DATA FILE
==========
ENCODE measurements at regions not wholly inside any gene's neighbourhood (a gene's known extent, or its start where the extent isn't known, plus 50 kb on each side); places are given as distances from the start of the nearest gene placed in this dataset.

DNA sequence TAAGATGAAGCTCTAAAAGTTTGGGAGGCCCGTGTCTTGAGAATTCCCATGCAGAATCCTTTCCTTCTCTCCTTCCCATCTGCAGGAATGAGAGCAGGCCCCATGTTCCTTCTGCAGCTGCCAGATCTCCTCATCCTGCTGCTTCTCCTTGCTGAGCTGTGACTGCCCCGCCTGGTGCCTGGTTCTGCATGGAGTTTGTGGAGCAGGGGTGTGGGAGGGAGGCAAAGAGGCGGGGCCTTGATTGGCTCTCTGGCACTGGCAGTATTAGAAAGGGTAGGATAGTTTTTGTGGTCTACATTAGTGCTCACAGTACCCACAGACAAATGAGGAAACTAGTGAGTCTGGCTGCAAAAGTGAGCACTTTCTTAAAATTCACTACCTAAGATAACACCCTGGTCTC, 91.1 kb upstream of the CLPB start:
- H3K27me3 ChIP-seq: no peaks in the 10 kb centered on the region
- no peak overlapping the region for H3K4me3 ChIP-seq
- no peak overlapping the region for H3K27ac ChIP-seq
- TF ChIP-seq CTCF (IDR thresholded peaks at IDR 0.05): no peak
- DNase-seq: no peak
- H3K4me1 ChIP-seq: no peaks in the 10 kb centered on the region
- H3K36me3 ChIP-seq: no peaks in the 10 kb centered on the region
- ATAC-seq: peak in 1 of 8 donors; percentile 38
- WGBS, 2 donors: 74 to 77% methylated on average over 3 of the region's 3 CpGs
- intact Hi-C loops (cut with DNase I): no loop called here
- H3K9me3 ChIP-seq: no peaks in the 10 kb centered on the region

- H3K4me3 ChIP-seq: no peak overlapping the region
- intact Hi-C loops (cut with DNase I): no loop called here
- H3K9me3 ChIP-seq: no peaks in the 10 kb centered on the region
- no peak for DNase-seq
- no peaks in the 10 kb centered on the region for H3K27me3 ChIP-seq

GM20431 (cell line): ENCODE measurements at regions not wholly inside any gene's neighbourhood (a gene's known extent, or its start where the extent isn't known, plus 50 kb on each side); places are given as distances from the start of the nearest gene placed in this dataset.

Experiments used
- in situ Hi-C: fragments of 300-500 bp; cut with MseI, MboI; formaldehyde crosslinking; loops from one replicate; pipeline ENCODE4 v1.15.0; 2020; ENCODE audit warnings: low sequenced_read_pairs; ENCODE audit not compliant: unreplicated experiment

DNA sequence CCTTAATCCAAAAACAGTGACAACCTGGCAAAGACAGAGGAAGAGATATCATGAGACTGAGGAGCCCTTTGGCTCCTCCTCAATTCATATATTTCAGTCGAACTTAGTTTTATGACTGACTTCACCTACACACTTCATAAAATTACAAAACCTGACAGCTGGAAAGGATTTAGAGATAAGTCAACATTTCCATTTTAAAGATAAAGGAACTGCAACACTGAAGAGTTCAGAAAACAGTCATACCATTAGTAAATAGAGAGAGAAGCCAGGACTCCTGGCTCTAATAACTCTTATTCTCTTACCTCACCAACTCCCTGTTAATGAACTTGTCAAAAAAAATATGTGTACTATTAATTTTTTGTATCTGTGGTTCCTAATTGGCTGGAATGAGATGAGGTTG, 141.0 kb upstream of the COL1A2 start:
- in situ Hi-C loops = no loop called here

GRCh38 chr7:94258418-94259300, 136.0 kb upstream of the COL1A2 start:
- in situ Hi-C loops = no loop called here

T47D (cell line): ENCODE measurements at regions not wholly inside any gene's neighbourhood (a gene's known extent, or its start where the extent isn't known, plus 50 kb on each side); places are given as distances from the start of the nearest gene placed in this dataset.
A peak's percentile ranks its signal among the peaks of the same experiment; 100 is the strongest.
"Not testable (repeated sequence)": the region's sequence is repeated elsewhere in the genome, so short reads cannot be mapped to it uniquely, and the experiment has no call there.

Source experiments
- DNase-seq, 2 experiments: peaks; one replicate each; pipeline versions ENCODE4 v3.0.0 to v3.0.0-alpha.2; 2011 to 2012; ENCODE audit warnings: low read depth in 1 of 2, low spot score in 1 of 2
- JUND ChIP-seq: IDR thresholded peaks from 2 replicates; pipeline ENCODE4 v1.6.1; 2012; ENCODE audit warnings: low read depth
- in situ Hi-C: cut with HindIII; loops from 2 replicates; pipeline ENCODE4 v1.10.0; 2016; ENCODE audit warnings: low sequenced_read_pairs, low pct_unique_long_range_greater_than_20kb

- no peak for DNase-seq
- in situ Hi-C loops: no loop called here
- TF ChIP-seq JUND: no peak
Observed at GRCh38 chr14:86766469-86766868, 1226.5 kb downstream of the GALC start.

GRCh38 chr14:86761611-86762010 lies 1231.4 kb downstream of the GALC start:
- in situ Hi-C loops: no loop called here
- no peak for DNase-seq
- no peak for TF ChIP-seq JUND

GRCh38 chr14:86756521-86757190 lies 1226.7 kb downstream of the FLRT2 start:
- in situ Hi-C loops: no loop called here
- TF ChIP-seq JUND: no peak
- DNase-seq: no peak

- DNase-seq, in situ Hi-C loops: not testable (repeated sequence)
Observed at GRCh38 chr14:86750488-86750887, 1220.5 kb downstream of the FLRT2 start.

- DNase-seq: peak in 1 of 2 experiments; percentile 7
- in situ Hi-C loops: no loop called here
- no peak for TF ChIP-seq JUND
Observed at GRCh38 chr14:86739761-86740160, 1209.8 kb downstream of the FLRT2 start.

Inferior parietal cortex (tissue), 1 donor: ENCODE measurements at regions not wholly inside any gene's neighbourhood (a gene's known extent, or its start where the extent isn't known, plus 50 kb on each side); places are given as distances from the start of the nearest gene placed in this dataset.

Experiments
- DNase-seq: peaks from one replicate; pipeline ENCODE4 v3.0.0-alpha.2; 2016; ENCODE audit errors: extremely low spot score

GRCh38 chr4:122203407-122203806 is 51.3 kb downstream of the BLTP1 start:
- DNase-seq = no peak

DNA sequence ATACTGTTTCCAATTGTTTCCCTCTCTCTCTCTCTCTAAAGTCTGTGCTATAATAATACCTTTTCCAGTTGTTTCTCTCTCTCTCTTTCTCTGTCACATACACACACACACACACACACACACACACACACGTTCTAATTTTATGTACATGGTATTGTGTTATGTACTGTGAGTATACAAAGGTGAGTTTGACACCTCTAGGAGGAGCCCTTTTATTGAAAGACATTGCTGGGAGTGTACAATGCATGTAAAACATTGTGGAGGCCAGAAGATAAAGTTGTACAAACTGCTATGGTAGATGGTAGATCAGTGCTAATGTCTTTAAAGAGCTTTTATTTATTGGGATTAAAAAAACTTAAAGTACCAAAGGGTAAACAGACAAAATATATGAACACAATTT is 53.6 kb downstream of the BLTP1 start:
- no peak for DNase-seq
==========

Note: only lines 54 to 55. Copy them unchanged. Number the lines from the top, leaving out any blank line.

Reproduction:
GRCh38 chr4:122203407-122203806 is 51.3 kb downstream of the BLTP1 start:
- DNase-seq = no peak